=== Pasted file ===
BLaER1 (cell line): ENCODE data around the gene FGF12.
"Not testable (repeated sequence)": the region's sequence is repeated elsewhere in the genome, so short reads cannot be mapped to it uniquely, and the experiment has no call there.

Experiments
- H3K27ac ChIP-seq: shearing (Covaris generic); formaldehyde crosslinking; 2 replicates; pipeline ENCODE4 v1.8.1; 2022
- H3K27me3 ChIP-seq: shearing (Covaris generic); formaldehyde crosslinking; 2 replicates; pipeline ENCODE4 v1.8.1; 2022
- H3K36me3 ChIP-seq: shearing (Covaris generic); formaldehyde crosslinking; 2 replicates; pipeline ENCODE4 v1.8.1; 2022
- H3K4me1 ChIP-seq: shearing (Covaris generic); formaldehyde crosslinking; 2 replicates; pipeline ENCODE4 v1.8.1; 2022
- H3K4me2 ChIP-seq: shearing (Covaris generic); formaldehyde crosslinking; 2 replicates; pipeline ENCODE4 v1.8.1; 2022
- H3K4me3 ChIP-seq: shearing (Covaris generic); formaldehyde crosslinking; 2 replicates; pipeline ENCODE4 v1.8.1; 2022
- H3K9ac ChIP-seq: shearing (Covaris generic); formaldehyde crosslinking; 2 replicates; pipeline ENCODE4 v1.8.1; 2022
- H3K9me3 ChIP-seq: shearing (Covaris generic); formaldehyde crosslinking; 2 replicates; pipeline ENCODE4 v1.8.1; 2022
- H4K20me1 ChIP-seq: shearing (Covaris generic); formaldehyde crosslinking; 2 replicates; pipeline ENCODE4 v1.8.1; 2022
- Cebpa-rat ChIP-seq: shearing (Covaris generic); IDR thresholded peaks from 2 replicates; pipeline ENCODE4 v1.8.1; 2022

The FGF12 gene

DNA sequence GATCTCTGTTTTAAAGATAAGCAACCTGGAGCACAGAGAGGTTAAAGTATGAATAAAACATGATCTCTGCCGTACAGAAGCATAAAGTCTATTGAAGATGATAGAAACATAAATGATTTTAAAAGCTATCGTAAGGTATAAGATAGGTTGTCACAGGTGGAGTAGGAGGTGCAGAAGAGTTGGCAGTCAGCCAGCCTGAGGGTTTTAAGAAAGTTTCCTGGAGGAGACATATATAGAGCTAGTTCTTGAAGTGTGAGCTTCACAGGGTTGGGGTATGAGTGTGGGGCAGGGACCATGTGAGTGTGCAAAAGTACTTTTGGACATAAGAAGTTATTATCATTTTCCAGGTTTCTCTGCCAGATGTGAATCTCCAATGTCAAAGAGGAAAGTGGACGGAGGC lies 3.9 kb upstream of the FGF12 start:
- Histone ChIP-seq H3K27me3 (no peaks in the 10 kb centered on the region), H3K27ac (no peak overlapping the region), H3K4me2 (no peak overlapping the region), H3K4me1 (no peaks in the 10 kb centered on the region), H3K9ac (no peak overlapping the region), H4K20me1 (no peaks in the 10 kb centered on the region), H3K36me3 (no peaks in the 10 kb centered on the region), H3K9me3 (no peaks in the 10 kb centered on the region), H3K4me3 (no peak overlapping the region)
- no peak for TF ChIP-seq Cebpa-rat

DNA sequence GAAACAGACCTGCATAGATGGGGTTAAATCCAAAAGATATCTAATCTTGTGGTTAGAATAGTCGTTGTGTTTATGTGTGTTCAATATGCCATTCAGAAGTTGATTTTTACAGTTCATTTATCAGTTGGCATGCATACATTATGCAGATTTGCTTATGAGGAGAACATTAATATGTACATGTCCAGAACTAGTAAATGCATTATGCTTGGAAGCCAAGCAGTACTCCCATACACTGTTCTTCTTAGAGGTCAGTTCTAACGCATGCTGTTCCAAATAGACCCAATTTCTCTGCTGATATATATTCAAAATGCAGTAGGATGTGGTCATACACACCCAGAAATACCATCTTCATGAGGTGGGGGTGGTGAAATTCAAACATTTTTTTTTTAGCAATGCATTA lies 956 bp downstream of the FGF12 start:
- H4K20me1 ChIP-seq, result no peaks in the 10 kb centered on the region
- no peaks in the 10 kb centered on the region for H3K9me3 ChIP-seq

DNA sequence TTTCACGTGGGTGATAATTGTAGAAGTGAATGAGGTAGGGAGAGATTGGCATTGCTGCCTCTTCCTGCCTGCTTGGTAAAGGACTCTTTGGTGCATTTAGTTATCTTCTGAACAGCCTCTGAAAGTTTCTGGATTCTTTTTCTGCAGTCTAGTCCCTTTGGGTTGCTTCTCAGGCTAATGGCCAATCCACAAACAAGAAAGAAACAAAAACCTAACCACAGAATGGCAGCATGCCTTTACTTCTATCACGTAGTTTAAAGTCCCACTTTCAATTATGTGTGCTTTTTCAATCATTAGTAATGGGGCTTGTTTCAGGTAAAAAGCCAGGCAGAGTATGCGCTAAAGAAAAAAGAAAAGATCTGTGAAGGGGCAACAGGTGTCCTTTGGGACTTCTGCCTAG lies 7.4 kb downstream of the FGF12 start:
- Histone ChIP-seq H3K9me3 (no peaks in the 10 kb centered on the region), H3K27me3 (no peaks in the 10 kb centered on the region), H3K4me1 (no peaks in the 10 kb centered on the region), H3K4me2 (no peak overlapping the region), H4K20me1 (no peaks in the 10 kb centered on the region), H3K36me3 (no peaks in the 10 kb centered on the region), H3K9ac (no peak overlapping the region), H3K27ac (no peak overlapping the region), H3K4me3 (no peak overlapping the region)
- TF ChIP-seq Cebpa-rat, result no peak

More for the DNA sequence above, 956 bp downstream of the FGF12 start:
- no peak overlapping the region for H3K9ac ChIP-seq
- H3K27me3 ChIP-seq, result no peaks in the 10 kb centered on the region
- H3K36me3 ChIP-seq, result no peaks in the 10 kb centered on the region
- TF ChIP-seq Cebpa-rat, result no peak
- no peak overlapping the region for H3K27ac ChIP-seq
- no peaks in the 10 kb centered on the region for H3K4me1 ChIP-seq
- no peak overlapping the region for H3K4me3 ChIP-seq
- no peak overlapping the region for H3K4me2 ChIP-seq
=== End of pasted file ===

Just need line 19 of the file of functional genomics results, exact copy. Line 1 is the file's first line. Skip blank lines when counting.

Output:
- H4K20me1 ChIP-seq, result no peaks in the 10 kb centered on the region